Thursday, July 23, 2009
Stretch 4 Life
Educate, facilitate, increase range of motion, and repair muscular trauma
Dallas/Fort Worth, TX—Flexibility is an important aspect of overall health and well-being. The body has an enormous and amazing way of healing, and incorporating simple stretching exercises can be extremely helpful in speeding up recovery as well as in maintaining good physical fitness. Licensed massage therapist and educator Lori Walter has developed Stretch 4 Life, a proven and effective tool for people of any age and level of muscular fitness. By using this full body stretch routine, relaxation and flexibility can easily be achieved. The Stretch 4 Life DVD and manual are a wonderful resource for anyone who wishes to pursue enhanced health and well-being. This fabulous routine will also help reinforce healthy habits.
With this practical and easy to use program, Stretch 4 Life will enable anyone to achieve increased flexibility. Tailor any stretch sequence you need to aid in your journey to better health. Individuals can get started with only a few simple stretches to begin the healing process. Later, as the range of motion and strength improve, individuals can increase the specialized plan by simply incorporating additional stretches from the manual and DVD.
Lori Walter is a licensed massage therapist and stretch instructor. She has developed this Stretch 4 Life routine over her 13 years of work with the goal to help people heal and repair their structural integrity. For more information or to place and order, visit www.Stretch4Life.com.
Frequently Asked Questions
Why do I need to stretch?
Although the mind is the dominant center of control, by attaining relaxation in the voluntary muscle system, we can influence relaxation in the involuntary muscles and other systems of the body. While the muscles in the heart will perform their jobs without conscious effort, we can assist them by ensuring that the muscles we can control do not become tense and thus interfere with the processes. Instead those muscles can be relaxed, which conserves our energy for those times when we need extra. By learning to relax we have a useful tool for release when life gets more complicated.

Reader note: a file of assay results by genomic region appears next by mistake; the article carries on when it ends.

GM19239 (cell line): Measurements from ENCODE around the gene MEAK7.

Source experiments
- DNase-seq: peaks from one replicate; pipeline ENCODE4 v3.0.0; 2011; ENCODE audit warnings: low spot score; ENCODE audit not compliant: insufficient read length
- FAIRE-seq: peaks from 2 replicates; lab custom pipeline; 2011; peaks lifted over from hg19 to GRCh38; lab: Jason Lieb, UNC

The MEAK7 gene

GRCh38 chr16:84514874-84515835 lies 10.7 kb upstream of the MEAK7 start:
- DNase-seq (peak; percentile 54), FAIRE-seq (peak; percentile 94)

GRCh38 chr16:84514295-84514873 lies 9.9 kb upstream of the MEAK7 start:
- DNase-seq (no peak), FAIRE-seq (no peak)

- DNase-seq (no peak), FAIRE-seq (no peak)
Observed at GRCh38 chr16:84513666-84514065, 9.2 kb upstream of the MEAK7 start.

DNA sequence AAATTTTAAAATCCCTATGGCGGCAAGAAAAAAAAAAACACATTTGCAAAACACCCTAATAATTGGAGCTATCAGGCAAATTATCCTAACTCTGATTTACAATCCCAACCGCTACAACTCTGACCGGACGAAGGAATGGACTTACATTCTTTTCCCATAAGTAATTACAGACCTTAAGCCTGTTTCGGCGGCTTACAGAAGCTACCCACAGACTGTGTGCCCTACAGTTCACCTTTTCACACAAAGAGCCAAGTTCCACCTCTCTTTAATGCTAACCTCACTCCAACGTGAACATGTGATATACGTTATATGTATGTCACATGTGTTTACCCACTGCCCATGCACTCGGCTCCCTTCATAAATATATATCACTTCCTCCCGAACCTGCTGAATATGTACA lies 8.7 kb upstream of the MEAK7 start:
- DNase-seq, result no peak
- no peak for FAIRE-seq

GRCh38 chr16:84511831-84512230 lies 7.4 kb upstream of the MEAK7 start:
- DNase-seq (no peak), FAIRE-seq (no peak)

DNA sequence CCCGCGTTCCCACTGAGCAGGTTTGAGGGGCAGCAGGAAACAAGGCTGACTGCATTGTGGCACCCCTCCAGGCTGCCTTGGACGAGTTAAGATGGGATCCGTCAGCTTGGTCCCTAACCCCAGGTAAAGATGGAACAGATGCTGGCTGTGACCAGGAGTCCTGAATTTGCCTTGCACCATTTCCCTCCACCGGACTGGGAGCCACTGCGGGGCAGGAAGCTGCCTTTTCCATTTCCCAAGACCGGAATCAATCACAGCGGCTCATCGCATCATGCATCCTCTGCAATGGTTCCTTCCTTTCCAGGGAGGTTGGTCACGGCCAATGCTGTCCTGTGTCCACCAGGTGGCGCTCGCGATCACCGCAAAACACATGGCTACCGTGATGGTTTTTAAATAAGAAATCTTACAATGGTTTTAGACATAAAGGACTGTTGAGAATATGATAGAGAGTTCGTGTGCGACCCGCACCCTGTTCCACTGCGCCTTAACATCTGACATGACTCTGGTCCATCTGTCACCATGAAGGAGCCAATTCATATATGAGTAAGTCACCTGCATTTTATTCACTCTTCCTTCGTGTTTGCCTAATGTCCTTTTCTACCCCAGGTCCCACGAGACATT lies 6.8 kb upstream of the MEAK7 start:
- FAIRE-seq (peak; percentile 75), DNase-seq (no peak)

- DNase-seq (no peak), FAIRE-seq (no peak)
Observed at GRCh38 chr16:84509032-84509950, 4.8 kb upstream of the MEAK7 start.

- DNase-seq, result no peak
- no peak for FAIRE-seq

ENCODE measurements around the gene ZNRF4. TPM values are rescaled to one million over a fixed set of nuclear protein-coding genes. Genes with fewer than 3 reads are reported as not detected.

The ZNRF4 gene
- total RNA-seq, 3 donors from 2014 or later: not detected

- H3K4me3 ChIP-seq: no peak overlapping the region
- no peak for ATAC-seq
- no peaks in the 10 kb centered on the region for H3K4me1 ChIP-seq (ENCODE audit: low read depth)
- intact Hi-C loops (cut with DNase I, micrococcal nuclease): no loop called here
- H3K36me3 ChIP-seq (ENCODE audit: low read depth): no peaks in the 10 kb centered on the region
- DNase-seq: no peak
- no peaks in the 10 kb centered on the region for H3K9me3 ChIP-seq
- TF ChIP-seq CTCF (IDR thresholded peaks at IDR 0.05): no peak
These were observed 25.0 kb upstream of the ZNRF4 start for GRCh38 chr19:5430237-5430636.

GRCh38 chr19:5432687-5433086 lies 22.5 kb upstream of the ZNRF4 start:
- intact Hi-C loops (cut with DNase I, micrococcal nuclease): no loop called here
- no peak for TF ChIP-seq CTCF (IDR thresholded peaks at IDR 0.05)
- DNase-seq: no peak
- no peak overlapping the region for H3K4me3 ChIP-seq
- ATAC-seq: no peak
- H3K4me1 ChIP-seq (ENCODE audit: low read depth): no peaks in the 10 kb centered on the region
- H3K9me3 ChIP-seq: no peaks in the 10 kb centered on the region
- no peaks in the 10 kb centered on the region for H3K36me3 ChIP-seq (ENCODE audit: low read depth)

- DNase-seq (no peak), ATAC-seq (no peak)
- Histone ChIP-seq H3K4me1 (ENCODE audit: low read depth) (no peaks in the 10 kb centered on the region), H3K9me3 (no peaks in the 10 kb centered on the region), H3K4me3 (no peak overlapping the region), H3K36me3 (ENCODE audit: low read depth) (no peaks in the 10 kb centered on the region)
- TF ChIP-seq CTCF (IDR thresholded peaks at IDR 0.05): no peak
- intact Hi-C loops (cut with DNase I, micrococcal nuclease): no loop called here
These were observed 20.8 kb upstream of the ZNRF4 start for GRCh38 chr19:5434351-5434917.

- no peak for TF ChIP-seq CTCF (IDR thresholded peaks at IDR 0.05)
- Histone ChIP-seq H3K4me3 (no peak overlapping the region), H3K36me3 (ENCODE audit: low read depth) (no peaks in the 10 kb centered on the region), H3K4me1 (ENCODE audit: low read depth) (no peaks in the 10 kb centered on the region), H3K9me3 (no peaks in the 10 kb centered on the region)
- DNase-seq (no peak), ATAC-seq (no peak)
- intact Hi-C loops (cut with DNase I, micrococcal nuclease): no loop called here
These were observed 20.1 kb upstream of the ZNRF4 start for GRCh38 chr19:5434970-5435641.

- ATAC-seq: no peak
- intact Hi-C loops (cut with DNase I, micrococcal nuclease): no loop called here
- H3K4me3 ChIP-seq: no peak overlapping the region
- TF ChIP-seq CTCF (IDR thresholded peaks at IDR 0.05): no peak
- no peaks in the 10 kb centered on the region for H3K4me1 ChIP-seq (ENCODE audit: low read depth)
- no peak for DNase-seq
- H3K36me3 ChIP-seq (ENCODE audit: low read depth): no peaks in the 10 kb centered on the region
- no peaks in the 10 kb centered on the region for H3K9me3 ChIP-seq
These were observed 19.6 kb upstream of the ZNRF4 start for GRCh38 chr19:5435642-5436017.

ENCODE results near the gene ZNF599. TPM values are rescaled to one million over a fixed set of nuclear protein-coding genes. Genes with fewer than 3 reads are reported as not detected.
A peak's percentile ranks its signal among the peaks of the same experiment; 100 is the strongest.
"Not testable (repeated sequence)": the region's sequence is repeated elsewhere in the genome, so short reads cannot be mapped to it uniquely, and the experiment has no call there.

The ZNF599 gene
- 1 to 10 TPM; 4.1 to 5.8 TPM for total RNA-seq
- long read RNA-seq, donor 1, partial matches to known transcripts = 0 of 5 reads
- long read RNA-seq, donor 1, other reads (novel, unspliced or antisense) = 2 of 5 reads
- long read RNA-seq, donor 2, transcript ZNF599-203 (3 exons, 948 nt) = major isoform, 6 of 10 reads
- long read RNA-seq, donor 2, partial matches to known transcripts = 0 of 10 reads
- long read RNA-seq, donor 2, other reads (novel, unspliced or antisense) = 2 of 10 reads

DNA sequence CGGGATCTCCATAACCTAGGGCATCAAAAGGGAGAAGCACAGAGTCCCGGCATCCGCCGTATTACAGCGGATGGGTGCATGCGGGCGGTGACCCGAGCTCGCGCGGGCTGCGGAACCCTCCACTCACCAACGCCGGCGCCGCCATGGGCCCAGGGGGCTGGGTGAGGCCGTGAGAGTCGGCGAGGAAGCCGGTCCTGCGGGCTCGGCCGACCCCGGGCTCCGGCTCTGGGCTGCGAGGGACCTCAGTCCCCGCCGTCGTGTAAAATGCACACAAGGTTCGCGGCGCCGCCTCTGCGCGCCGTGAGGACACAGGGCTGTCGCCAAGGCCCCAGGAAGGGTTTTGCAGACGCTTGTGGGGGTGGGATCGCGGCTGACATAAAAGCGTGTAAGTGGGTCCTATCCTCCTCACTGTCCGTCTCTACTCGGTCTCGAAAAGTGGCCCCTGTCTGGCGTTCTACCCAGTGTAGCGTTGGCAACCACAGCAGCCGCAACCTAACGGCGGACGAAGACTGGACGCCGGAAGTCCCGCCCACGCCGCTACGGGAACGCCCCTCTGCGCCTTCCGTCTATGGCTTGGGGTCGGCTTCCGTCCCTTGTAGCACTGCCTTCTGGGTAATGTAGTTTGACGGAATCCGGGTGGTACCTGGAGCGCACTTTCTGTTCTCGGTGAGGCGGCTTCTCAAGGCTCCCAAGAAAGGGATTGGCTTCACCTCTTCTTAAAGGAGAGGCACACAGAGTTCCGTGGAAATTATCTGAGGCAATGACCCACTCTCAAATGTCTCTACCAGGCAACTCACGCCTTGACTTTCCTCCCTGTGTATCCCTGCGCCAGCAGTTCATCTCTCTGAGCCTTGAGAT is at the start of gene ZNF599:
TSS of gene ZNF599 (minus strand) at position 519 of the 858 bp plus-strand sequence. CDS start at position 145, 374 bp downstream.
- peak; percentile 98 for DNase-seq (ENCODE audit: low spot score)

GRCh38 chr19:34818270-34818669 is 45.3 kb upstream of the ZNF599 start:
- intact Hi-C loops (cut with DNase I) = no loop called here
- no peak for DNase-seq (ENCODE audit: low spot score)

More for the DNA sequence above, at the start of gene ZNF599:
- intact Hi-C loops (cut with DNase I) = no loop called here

What techniques will I learn to help me relax?
Muscle work always has at least two parts. A muscle contracts and shortens or it relaxes and lengthens. In this way muscles also work together but in an exactly opposite and reciprocal relationship. For example, when we bend an elbow, the biceps muscle contracts and the triceps muscle behind lengthens to allow the movement. Sometimes this interaction may be disturbed, as when our foot goes into a cramp. The muscle remains in a state of contraction, which becomes painful because it is prolonged and very fatiguing. Relaxation is the physiological state that follows muscle contraction. To achieve relaxation, we will learn to move in one direction followed by a balance of movement in the opposite direction.
What is diaphragmatic breathing and why is it important?
Respiration at rest is performed most significantly by the diaphragm, and any “action” occurring in the abdominal area is quite passive. In fact, if the muscles of the abdomen are not relaxed and passive, then breathing is forced up into the chest. Diaphragmatic breathing and relaxation of the abdominal wall complement each other by helping us stay loose and keeping our breathing slow and deep.
Why is posture important and can I learn to stand up straight now?
Correct posture is energizing to the system of the body. It is the position your brain likes best and will re-learn it quickly and easily.
If you are looking for an instructional DVD on how and why to stretch this may be the one for you. Developed by a massage therapist over years of study and success with many subjects, this DVD is geared toward the instructor who wants to teach the best and most body-friendly stretches, or the student who wants to learn exactly how to do each subtle move.
The format begins with the common questions one might ask about why and what is involved in stretching with a demonstration for each answer. Then several stretches are modeled by two subjects. Proper breathing, muscle movement and beginner, intermediate and advanced techniques are shown and explained. The voice over is loud enough to understand. The movements are slow, studied and repeated.
Those who are looking for a routine or a set of exercises will not find what they are seeking within this DVD.The moves are very basic stretches/warm-ups. And I'll be honest in admitting that I did some skimming because there is a lot of information that I didn't want to sit through. The background music was slightly more annoying than soothing and I appreciated the models willingness to show the techniques but would have liked to see an occasional smile.
I can see the benefit for patients who are beginning recovery, the elderly or those in chronic pain as the moves are designed to repair muscles and increase range of motion as muscles grow more flexible and stronger. Adding these kind of stretching repetitions before bed or first thing in the morning and learning how to do them correctly would be worth the DVD purchase price as well.